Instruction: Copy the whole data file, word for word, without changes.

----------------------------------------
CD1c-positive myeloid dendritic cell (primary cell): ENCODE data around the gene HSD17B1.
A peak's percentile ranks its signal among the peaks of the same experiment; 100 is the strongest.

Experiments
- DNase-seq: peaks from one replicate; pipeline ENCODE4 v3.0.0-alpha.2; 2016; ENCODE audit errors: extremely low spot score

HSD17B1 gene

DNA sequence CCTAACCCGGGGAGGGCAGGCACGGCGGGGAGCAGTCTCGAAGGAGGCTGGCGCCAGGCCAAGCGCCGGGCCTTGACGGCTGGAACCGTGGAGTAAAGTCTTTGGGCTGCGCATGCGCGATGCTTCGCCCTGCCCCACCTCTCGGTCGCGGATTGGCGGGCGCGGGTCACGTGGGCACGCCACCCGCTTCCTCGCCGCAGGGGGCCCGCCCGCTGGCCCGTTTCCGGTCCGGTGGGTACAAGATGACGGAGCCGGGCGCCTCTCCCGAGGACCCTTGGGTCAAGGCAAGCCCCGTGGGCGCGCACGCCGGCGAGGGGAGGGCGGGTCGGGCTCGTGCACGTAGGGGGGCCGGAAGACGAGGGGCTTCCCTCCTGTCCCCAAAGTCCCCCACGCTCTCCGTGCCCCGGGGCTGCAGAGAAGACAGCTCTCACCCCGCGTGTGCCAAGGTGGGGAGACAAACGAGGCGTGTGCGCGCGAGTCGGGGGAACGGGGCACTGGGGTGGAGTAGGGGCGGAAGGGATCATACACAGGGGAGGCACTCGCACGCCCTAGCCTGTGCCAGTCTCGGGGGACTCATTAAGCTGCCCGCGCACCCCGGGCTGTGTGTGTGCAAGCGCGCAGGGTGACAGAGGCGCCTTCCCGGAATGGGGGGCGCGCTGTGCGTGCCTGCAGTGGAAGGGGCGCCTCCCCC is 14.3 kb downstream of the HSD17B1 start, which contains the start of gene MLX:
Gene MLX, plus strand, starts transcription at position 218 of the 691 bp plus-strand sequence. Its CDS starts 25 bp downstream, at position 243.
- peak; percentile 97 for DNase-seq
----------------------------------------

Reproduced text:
CD1c-positive myeloid dendritic cell (primary cell): ENCODE data around the gene HSD17B1.
A peak's percentile ranks its signal among the peaks of the same experiment; 100 is the strongest.

Experiments
- DNase-seq: peaks from one replicate; pipeline ENCODE4 v3.0.0-alpha.2; 2016; ENCODE audit errors: extremely low spot score

HSD17B1 gene

DNA sequence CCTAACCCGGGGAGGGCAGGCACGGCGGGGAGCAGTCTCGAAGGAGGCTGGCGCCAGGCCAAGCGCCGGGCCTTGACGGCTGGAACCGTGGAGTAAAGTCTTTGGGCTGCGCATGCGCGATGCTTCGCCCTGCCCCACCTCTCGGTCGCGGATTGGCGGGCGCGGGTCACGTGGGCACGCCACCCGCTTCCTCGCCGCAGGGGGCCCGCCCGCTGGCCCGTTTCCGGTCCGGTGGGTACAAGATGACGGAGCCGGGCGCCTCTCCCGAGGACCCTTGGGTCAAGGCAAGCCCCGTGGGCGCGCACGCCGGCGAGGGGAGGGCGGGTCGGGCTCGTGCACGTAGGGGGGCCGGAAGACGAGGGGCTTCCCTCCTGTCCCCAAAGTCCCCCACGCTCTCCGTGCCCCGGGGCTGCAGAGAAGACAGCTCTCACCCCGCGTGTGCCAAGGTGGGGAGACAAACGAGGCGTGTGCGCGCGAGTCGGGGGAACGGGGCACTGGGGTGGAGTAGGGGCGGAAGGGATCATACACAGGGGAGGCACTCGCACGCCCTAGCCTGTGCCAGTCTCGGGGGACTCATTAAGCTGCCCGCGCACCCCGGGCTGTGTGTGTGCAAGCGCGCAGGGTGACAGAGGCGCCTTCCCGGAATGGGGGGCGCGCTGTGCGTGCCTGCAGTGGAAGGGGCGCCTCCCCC is 14.3 kb downstream of the HSD17B1 start, which contains the start of gene MLX:
Gene MLX, plus strand, starts transcription at position 218 of the 691 bp plus-strand sequence. Its CDS starts 25 bp downstream, at position 243.
- peak; percentile 97 for DNase-seq